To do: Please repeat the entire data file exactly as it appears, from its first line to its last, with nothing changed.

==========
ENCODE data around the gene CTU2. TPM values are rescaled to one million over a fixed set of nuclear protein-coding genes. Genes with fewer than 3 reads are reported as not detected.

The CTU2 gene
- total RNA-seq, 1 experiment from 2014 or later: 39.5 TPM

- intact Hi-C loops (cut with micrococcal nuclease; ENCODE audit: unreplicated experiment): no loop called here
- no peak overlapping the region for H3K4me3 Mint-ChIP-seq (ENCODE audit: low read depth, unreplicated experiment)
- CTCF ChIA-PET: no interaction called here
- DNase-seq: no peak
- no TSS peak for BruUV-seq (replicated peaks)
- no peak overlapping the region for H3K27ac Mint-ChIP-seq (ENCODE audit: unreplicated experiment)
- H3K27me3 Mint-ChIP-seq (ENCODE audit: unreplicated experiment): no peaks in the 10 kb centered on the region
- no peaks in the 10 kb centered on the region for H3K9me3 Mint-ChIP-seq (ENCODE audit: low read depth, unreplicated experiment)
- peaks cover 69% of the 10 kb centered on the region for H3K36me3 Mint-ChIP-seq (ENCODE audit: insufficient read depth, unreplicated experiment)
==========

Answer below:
ENCODE data around the gene CTU2. TPM values are rescaled to one million over a fixed set of nuclear protein-coding genes. Genes with fewer than 3 reads are reported as not detected.

The CTU2 gene
- total RNA-seq, 1 experiment from 2014 or later: 39.5 TPM

- intact Hi-C loops (cut with micrococcal nuclease; ENCODE audit: unreplicated experiment): no loop called here
- no peak overlapping the region for H3K4me3 Mint-ChIP-seq (ENCODE audit: low read depth, unreplicated experiment)
- CTCF ChIA-PET: no interaction called here
- DNase-seq: no peak
- no TSS peak for BruUV-seq (replicated peaks)
- no peak overlapping the region for H3K27ac Mint-ChIP-seq (ENCODE audit: unreplicated experiment)
- H3K27me3 Mint-ChIP-seq (ENCODE audit: unreplicated experiment): no peaks in the 10 kb centered on the region
- no peaks in the 10 kb centered on the region for H3K9me3 Mint-ChIP-seq (ENCODE audit: low read depth, unreplicated experiment)
- peaks cover 69% of the 10 kb centered on the region for H3K36me3 Mint-ChIP-seq (ENCODE audit: insufficient read depth, unreplicated experiment)